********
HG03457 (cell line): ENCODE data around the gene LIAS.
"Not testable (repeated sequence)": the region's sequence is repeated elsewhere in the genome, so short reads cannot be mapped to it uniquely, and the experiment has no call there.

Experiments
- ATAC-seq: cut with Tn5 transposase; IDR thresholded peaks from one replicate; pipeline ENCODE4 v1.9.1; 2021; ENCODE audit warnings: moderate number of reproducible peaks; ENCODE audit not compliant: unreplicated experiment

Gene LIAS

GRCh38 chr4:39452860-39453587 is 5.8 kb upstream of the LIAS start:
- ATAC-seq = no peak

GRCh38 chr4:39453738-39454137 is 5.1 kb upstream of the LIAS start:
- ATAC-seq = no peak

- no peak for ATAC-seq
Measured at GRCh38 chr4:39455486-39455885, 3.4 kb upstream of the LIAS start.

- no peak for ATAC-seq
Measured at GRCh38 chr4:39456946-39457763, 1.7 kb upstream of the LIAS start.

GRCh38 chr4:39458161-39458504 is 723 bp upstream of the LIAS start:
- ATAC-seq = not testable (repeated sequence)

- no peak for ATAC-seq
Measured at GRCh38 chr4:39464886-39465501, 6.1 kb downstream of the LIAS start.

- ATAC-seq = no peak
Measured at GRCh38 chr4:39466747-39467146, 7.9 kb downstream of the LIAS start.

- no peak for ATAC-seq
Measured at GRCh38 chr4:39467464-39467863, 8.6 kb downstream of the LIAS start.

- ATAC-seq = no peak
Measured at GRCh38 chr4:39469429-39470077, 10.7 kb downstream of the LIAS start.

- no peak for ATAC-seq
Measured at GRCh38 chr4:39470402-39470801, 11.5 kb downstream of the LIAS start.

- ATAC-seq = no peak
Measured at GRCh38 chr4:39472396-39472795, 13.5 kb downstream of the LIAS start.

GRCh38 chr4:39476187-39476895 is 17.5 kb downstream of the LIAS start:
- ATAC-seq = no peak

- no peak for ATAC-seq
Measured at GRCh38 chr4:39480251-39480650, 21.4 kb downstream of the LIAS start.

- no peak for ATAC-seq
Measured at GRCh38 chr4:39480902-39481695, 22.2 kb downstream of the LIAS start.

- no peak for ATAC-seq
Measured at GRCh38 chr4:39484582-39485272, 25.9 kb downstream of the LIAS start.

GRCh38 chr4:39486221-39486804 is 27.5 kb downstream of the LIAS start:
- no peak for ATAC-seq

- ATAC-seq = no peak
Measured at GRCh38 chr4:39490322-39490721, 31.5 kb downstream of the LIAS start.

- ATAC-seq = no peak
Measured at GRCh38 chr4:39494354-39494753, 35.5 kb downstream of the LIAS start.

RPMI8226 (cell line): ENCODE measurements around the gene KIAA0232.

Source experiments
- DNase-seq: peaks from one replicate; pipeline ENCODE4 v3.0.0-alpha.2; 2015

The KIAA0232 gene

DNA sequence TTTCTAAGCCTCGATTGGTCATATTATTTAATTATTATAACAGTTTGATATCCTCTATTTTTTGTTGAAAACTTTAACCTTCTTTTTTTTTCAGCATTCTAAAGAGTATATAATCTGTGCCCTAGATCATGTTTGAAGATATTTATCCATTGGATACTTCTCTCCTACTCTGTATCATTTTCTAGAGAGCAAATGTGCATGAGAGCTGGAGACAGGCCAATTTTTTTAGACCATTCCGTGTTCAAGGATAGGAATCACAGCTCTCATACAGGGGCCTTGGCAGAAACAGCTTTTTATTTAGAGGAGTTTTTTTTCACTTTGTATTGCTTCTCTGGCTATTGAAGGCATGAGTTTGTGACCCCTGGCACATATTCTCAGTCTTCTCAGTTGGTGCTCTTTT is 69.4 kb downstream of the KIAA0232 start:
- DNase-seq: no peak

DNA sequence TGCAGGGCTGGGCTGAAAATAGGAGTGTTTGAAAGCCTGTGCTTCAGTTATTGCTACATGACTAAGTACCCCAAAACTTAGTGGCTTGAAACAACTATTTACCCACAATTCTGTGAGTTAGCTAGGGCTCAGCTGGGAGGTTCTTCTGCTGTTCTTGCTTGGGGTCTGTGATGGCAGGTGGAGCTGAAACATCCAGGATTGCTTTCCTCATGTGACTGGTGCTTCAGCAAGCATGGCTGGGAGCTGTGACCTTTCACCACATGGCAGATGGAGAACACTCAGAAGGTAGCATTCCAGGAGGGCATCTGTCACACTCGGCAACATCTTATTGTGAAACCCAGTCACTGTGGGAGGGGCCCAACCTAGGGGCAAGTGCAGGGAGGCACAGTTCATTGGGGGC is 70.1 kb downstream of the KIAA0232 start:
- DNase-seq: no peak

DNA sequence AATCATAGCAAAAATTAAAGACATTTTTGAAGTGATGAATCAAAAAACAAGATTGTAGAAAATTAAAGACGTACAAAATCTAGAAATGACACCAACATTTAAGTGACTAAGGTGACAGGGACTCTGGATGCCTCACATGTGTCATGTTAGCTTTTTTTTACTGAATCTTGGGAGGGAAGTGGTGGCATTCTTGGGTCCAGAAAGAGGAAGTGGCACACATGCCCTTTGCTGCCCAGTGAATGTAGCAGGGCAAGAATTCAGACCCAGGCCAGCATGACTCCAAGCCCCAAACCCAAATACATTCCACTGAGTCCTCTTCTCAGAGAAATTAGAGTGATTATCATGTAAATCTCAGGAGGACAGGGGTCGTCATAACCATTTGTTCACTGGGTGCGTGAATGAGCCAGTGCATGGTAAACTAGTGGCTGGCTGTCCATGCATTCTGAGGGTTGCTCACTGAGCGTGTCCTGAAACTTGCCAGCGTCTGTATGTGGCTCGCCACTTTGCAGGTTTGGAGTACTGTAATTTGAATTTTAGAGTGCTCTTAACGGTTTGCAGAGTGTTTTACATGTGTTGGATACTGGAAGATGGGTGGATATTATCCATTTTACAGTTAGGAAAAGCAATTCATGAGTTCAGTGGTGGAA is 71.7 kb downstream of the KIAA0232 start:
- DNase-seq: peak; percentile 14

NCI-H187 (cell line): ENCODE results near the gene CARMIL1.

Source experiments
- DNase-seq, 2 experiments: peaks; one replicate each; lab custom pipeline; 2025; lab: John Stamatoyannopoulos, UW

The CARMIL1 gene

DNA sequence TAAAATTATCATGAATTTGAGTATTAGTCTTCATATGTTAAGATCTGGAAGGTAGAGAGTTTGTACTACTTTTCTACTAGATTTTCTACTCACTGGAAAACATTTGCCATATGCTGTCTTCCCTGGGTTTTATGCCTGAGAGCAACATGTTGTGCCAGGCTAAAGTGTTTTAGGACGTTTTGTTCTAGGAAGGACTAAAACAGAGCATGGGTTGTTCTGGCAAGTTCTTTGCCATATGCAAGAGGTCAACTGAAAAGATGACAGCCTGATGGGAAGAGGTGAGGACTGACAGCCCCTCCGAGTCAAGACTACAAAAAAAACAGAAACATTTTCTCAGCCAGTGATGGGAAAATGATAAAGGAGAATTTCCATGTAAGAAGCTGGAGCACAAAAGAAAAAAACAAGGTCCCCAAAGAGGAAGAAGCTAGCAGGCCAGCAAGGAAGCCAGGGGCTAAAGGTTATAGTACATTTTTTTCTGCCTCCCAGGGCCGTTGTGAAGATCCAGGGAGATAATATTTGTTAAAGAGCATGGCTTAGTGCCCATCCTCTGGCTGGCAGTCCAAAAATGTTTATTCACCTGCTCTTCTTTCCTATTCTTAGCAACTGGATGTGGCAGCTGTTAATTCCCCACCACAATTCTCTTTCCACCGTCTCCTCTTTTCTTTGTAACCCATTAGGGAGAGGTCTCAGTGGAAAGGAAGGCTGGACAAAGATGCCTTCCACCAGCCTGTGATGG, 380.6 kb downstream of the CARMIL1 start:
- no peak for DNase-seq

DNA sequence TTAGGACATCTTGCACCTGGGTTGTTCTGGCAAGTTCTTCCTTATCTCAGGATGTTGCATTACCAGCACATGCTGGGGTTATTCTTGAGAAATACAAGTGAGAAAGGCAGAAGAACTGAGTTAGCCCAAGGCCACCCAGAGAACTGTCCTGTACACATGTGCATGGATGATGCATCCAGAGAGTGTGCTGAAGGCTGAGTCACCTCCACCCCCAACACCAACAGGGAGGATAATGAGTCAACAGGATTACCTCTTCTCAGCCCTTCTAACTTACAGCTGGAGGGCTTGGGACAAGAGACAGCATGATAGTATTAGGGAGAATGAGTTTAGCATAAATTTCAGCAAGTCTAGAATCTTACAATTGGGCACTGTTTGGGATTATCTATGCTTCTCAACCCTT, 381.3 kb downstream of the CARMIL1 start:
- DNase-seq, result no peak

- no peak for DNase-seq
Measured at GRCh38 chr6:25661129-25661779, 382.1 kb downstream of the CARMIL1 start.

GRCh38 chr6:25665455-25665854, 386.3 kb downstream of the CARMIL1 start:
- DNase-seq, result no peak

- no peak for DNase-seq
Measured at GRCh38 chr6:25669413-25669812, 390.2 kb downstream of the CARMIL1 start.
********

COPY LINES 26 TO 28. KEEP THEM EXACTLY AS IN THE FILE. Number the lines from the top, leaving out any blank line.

- ATAC-seq = no peak
Measured at GRCh38 chr4:39472396-39472795, 13.5 kb downstream of the LIAS start.

GRCh38 chr4:39476187-39476895 is 17.5 kb downstream of the LIAS start: